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Choice

April 9, 2010

Sex.  Some say it’s for procreation not recreation. I say, you decide for yourself, why, when and with whom you have sex.

Since I started working at PPHP the way I talk about sex has completely changed. Before I was reserved, it was something I talked about with caution. Now, I share my knowledge with my friends, my siblings, my parents, and sometimes when warranted even strangers at Starbucks. For example over coffee with friends I’ll spew out facts like, did you know you can get Chlamydia and Gonorrhea in your throat? Here’s a flavored condom and a dental dam. Or yes, I’ve heard of female condoms, they are a great alternative for people with latex allergies. Here have one, this is how you use it.

It’s great sharing what I know with other people, and it’s one of the reasons I love working at PPHP. However, there are a lot of other reasons on why I choose to work here. My favorite story to tell, mostly because I’m her biggest fan, is that I am the child of a teenage mother who found out about her pregnancy at her local Planned Parenthood. The medical center staff provided her with all of her options, and in the end she made the decision that was best for her.  Most people hear that and ask, “So wait…why are you pro-choice? You know your mother could have had an abortion.” My response is always the same, isn’t that what being pro-choice is all about? She had the opportunity to make that decision on her own, without anyone else, laws or otherwise, telling her what to do. She had the support of an organization that was there to protect whatever decision she made, and for a scared 16 year old, I’m sure that support was invaluable.

Given my history, teen pregnancy has always been important to me. So, the other day when I read about Bristol Palin’s television ad promoting teens to “pause” before they “play” I thought it was a great message. Then I actually watched the ad, and suddenly I didn’t completely agree with the way the message was delivered.  In the ad, you see Bristol standing in a well decorated living room, impeccably dressed, her baby laughing as he plays in the background dressed in jeans and plaid shirt. She asks questions like, “What if I wasn’t from a famous family? What if I didn’t have these opportunities?” Then the scene shifts, she’s wearing little makeup, her hair is disheveled, the only furniture in the room behind her is a couch, and the baby is in the background dressed in a onesie.

I watched it again, and again, and all I could think was, so let me get this straight…If you’re from a famous family, and you have opportunities you can have a baby as a teenager and everything will be alright? You’ll have clothes and furniture, and your baby will be happy. If they had plastered the word privilege across the first scene it couldn’t have been more obvious.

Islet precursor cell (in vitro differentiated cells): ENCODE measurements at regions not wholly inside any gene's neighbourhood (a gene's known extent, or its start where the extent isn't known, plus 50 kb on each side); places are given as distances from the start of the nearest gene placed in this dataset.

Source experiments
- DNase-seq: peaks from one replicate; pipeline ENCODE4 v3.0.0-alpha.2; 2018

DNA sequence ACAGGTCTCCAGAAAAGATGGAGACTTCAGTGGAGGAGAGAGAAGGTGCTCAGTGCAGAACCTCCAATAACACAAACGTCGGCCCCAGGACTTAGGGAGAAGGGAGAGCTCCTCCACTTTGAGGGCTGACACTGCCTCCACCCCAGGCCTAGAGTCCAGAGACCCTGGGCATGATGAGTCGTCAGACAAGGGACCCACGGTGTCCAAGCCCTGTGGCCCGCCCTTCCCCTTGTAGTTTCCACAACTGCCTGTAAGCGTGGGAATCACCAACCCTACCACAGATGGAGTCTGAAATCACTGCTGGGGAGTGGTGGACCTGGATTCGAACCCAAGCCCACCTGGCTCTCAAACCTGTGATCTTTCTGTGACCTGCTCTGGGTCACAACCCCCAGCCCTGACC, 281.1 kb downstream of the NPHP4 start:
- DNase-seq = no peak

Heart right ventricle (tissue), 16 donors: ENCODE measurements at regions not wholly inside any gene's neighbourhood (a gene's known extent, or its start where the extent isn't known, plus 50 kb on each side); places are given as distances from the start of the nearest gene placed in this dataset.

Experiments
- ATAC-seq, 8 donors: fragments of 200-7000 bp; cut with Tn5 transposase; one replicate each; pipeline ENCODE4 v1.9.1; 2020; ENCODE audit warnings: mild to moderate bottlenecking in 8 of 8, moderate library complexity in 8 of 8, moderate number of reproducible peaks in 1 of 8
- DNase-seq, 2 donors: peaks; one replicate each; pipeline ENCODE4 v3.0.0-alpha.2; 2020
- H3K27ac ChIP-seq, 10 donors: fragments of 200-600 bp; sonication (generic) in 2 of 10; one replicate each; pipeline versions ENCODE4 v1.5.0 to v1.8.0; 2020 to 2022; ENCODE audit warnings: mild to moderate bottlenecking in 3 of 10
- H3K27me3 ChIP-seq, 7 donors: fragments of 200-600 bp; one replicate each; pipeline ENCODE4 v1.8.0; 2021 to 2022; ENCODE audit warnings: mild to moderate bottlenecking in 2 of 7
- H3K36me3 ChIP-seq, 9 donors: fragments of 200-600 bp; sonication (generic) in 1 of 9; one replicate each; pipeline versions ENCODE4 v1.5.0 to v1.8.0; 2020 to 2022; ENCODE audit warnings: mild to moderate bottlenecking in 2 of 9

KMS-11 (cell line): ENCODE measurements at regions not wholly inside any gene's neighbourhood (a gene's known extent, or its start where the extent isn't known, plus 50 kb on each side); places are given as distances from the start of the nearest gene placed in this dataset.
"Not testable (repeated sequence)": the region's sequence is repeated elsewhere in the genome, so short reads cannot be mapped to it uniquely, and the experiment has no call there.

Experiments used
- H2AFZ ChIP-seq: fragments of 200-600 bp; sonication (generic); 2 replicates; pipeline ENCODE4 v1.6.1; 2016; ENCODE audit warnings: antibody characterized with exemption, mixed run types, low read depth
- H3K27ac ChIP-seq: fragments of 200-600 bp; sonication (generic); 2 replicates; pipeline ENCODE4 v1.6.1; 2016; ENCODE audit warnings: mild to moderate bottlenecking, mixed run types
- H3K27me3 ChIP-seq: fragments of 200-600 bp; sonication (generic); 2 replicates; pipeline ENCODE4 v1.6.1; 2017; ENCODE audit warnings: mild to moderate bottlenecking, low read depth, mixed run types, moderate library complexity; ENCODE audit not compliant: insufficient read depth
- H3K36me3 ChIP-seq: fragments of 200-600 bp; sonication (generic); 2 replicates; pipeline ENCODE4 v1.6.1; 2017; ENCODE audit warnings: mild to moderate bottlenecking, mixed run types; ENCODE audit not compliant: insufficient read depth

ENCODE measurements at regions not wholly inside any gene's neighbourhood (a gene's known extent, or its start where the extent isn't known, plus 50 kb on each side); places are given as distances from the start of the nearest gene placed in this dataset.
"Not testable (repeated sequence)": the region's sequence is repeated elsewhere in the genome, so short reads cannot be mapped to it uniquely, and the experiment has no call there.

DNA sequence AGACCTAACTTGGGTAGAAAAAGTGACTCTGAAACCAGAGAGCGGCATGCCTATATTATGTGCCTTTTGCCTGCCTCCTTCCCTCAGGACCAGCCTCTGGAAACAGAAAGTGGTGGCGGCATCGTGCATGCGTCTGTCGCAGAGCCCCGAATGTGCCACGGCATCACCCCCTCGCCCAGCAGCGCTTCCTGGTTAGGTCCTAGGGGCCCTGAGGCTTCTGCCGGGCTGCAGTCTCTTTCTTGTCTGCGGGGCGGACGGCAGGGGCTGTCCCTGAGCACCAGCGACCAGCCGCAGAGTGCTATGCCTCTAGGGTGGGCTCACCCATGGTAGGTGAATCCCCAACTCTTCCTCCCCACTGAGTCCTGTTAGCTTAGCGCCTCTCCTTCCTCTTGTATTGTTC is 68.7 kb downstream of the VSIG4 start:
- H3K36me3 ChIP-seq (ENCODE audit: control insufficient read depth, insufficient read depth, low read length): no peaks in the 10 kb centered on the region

Taking a minute to “pause” and be safe, to use a condom and/or birth control, and talk to your partner about the consequences of sexual activity is always a good idea. However, it doesn’t always work that way. Condoms break, birth control fails, and the fact is unintended pregnancies happen (to women of all ages), and it’s different for everyone. Does privilege help? Of course, but rich or poor, it doesn’t matter because it takes a lot more than money to raise a child.

It wasn’t easy for my mom to make the decision to become a mother at 16. Her parents were immigrants doing the best they could to provide for their family. They weren’t rich, they weren’t privileged, and they didn’t have it easy. But she decided that having a child at that point in her life is what she wanted, and she had the freedom to do so. She worked hard, finished high school, went to college, and became a nurse. She knew the importance of talking to her children about safer sex, and made sure I had the knowledge I needed to protect myself when I decided to have sex.

That’s why I work at Planned Parenthood. So that women and men, of every age, can continue making their own decisions about their sex lives without anyone else dictating what they can and cannot do for themselves.

And just in case you’re interested, you can see the Bristol Palin ad I mention above here:

Bristol Palin’s teenage pregnancy PSA @ Yahoo! Video
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One Comment leave one →
  1. Mary Ellen Jones permalink
    April 10, 2010 1:19 am

    Trista – Bravo!! A wonderful insightful perspective!! PPHP is doing wonderful things to keep educating the public!

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